The Days of Creation

Notice that there are six days of creation and eight acts of creation (the “God saids”). We believe that the days are present in the narrative primarily to teach theology and to provide a logical context for the creation narrative. They also provide some rather nice clues for figuring out the riddle. The eight acts of creation, by contrast, preconfigure science. They are factually accurate statements of what happened as the world we know came to be.

As we get into a discussion of the days, the first observation that needs to be made is that the creation days do not contain the events associated with them.

The Days Do Not Contain the Events

As we said earlier, the fulfillment of the creation commands happened over a period of time; everything didn’t happen in twenty-four hours. That is, the days provide a thematic context for the explanation of creation, not a chronological context. As we discussed in chapters four and five, that conclusion was supported by the verb forms and the thematic organization of the text.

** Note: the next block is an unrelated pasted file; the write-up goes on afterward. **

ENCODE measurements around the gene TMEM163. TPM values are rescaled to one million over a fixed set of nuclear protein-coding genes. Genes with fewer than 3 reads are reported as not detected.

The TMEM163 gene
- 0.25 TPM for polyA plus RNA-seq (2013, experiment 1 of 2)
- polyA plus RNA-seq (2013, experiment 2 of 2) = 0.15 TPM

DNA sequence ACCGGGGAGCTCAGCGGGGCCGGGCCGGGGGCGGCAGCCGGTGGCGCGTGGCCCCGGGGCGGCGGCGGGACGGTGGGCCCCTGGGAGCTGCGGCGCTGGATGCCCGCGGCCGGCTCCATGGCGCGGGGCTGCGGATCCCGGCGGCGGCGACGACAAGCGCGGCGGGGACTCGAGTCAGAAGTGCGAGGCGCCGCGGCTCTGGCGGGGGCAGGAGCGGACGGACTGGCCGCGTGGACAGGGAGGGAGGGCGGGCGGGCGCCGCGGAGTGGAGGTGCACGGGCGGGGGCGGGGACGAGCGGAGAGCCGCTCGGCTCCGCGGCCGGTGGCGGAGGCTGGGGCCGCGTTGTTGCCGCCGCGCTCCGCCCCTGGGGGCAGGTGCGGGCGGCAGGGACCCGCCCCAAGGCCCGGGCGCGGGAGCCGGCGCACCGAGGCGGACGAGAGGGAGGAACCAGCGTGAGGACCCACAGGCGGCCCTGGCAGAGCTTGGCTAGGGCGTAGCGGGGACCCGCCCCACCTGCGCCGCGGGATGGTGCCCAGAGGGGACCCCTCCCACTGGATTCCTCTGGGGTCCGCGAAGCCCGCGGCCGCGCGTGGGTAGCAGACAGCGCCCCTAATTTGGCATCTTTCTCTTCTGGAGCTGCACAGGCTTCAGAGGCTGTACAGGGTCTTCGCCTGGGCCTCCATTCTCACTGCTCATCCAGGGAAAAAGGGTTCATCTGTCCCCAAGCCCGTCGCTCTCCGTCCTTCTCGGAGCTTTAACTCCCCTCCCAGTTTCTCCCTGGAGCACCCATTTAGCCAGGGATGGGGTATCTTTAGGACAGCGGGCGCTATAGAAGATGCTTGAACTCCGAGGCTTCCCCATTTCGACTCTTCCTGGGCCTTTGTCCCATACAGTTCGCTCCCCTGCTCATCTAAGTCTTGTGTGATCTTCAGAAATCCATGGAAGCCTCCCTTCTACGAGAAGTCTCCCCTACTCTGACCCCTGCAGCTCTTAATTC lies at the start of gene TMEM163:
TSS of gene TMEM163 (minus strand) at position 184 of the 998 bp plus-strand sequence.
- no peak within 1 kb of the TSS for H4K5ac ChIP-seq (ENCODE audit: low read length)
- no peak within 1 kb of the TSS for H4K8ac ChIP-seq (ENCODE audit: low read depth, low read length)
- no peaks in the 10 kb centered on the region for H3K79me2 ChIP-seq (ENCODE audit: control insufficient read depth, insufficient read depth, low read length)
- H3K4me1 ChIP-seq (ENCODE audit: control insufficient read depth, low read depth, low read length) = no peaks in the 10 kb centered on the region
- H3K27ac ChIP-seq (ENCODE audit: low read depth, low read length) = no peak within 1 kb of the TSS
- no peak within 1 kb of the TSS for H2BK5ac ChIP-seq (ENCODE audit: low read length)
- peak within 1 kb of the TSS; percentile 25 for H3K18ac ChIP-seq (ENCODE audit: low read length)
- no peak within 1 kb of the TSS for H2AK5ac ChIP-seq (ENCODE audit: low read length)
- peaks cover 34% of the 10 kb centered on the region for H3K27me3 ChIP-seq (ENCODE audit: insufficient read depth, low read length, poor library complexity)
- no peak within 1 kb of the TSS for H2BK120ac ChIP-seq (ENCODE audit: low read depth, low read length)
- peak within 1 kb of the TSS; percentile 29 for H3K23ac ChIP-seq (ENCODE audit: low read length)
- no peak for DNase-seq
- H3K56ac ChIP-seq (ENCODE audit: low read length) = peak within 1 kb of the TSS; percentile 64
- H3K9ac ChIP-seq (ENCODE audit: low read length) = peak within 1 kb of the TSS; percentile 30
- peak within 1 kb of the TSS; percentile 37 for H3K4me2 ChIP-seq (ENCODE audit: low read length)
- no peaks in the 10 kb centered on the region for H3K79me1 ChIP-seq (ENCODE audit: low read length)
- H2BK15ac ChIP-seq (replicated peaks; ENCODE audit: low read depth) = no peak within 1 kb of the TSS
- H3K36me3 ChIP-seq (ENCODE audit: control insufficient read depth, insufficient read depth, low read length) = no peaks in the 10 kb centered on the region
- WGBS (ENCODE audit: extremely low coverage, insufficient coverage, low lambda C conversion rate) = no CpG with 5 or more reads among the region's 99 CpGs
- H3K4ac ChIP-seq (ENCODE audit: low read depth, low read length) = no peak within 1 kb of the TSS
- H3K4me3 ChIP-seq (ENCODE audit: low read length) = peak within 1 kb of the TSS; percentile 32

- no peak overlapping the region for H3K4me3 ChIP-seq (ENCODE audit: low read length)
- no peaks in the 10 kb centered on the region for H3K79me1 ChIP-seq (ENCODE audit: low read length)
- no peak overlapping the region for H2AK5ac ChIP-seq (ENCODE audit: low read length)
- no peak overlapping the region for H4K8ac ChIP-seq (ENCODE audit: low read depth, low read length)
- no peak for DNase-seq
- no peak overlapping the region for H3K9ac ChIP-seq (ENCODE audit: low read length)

But we are not limited just to those arguments. Over a millennium and a half ago, Augustine noted that the days do not work as a chronological context:

At the time when night is with us, the sun is illuminating with its presence those parts of the world through which it returns from the place of its setting to that of its rising. Hence it is that for the whole twenty-four hours of the sun’s circuit there is always day in one place and night in another.1
That is to say, the precise timing of evening and morning can happen only in one place on the globe at a time. If the Hebrew text meant to say that everything happened in 144 hours (six days times 24 hours each), then the text would be correct in only one spot. For the other side of the world, it would have been “there was morning and then there was evening” or, partway around, “there was midafternoon and then there was midmorning.” Surely the text was intended to be accurate for the entire world. And the text is accurate if the days are seen as markers and not as containers for the acts of creation.

The fact that the days were not meant to be considered containers of the associated events can be seen in a further examination of day one. The creation activity associated with day one could not have all occurred on the first day. To look again at the King James Version of Genesis 1:3-5: